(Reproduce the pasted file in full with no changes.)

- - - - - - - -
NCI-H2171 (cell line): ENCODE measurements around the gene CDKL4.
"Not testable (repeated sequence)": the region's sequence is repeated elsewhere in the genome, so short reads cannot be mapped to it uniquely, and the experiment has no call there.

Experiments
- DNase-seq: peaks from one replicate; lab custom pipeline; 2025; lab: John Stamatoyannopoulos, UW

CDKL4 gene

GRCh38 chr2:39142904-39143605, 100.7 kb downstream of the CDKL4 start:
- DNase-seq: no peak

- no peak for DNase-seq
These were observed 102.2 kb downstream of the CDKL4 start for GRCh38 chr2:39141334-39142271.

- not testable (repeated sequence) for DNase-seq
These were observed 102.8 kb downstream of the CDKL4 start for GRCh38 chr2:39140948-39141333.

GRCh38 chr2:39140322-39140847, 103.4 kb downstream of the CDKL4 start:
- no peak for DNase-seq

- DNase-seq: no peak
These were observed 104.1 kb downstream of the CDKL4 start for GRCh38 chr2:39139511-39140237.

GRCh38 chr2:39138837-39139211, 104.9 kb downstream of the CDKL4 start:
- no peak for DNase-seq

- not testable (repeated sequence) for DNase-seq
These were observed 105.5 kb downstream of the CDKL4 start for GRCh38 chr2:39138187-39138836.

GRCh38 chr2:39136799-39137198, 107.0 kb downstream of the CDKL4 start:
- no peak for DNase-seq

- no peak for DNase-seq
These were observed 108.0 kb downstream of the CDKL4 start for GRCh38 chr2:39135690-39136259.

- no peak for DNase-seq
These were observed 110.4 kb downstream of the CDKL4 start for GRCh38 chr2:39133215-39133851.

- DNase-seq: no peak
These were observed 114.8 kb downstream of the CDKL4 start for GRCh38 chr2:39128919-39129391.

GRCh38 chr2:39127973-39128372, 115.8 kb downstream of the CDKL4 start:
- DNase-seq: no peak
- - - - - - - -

NCI-H2171 (cell line): ENCODE measurements around the gene CDKL4.
"Not testable (repeated sequence)": the region's sequence is repeated elsewhere in the genome, so short reads cannot be mapped to it uniquely, and the experiment has no call there.

Experiments
- DNase-seq: peaks from one replicate; lab custom pipeline; 2025; lab: John Stamatoyannopoulos, UW

CDKL4 gene

GRCh38 chr2:39142904-39143605, 100.7 kb downstream of the CDKL4 start:
- DNase-seq: no peak

- no peak for DNase-seq
These were observed 102.2 kb downstream of the CDKL4 start for GRCh38 chr2:39141334-39142271.

- not testable (repeated sequence) for DNase-seq
These were observed 102.8 kb downstream of the CDKL4 start for GRCh38 chr2:39140948-39141333.

GRCh38 chr2:39140322-39140847, 103.4 kb downstream of the CDKL4 start:
- no peak for DNase-seq

- DNase-seq: no peak
These were observed 104.1 kb downstream of the CDKL4 start for GRCh38 chr2:39139511-39140237.

GRCh38 chr2:39138837-39139211, 104.9 kb downstream of the CDKL4 start:
- no peak for DNase-seq

- not testable (repeated sequence) for DNase-seq
These were observed 105.5 kb downstream of the CDKL4 start for GRCh38 chr2:39138187-39138836.

GRCh38 chr2:39136799-39137198, 107.0 kb downstream of the CDKL4 start:
- no peak for DNase-seq

- no peak for DNase-seq
These were observed 108.0 kb downstream of the CDKL4 start for GRCh38 chr2:39135690-39136259.

- no peak for DNase-seq
These were observed 110.4 kb downstream of the CDKL4 start for GRCh38 chr2:39133215-39133851.

- DNase-seq: no peak
These were observed 114.8 kb downstream of the CDKL4 start for GRCh38 chr2:39128919-39129391.

GRCh38 chr2:39127973-39128372, 115.8 kb downstream of the CDKL4 start:
- DNase-seq: no peak